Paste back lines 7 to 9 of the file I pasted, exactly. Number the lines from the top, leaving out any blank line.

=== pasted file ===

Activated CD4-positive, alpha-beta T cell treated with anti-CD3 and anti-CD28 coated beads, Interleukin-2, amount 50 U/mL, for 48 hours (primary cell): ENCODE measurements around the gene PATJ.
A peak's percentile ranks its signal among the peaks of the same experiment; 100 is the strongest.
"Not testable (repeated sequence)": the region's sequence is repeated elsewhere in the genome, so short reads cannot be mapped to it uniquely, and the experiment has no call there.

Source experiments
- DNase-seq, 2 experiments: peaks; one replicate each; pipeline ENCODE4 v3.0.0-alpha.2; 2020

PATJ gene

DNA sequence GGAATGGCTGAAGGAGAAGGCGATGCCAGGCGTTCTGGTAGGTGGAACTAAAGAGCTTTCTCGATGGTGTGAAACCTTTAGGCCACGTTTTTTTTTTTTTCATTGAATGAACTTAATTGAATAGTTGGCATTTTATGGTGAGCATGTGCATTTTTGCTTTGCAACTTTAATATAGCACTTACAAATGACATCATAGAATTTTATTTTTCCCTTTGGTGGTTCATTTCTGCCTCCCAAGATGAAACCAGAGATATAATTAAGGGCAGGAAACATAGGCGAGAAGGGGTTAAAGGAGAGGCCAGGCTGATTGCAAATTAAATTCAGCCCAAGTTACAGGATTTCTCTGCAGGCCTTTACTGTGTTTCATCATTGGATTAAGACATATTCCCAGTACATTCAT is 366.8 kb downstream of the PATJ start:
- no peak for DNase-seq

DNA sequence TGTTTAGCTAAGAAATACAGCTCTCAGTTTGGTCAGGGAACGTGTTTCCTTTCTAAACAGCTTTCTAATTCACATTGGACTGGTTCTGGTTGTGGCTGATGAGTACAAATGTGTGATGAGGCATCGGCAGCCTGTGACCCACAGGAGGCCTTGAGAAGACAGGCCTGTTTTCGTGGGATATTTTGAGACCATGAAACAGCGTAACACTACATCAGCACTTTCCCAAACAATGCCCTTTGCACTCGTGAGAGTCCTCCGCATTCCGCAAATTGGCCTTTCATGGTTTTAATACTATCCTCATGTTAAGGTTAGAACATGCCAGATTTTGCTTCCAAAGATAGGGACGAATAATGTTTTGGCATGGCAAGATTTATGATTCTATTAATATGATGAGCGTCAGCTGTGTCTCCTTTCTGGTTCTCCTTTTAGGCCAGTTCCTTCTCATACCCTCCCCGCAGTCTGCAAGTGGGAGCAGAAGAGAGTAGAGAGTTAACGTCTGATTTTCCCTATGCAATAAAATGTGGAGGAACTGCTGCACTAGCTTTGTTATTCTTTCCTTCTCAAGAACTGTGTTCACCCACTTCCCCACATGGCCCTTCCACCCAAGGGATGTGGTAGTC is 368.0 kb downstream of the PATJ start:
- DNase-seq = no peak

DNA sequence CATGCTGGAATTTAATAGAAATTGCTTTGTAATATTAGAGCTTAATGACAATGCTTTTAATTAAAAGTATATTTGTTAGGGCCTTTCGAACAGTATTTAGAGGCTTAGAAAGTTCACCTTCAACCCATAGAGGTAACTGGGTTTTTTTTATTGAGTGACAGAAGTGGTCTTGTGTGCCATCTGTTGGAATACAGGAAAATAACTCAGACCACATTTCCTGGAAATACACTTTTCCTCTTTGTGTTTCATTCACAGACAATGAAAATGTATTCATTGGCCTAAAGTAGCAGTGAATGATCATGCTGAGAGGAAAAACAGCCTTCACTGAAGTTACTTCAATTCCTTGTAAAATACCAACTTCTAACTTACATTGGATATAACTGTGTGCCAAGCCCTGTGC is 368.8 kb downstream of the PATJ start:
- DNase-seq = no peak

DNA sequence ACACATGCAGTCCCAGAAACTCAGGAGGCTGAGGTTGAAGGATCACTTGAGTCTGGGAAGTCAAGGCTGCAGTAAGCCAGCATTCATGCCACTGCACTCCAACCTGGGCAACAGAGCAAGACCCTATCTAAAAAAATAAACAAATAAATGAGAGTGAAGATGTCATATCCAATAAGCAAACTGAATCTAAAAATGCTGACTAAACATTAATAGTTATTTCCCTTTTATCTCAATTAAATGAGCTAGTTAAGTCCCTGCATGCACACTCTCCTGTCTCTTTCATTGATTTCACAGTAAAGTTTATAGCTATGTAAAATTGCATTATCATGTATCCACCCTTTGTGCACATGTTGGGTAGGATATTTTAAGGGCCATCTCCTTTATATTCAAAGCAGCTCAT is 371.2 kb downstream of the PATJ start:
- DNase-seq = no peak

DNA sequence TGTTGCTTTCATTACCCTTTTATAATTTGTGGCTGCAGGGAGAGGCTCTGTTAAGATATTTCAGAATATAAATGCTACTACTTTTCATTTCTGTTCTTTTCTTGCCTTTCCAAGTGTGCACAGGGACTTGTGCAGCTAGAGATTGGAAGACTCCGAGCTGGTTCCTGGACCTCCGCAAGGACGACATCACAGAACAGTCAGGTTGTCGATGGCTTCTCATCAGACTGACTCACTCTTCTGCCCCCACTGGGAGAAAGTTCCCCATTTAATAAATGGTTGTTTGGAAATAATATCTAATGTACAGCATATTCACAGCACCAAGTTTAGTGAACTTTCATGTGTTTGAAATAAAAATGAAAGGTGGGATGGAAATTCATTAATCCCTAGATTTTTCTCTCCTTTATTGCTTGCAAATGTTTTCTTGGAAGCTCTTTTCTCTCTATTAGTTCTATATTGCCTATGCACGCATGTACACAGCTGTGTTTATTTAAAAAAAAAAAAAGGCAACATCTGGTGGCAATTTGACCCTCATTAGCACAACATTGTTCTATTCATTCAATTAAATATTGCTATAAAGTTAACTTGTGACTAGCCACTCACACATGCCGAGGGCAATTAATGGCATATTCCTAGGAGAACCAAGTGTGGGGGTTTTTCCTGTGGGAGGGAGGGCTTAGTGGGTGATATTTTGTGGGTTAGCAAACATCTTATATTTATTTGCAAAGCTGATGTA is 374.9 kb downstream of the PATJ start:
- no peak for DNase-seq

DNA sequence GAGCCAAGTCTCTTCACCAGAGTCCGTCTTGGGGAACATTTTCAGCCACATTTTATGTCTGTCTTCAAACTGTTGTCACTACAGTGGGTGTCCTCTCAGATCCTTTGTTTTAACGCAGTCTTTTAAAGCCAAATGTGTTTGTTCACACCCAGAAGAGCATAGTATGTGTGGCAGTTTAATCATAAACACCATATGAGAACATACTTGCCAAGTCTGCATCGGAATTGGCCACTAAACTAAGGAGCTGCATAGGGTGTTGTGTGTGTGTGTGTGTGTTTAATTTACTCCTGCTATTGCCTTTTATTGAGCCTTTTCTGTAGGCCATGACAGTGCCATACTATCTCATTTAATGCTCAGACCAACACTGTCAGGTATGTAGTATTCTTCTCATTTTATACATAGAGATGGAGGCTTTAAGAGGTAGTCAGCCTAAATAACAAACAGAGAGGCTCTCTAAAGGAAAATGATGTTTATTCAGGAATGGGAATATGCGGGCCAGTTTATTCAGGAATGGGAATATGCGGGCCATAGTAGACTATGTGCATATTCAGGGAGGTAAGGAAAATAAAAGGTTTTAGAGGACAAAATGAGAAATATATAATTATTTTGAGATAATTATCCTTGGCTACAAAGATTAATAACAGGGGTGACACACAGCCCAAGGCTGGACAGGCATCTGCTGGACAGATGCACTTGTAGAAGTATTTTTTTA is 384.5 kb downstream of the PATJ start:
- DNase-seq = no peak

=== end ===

DNA sequence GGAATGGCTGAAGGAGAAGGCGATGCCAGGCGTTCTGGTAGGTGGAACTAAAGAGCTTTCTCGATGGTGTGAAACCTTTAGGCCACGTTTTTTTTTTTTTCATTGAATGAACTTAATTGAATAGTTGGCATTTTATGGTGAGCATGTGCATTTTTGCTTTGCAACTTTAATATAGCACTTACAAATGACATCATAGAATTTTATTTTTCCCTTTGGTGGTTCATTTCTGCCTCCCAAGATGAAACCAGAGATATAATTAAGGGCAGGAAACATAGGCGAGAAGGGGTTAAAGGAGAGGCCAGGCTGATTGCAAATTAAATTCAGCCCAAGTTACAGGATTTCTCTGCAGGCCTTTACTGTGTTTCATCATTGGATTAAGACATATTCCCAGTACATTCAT is 366.8 kb downstream of the PATJ start:
- no peak for DNase-seq

DNA sequence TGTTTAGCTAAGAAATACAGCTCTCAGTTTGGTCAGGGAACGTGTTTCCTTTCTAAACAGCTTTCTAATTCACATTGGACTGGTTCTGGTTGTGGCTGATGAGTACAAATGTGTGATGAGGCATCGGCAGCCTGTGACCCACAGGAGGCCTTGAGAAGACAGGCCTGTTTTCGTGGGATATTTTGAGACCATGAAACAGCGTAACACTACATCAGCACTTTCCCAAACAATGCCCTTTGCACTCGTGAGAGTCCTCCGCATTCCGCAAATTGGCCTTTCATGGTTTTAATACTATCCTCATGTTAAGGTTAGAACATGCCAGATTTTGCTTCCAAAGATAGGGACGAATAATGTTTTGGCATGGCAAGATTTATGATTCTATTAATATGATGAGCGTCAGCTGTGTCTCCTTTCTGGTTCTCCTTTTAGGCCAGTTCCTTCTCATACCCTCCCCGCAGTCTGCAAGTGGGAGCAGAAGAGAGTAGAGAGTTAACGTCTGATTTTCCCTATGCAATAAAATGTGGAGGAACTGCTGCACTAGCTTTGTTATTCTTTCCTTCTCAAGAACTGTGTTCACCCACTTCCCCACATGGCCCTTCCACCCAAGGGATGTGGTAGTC is 368.0 kb downstream of the PATJ start: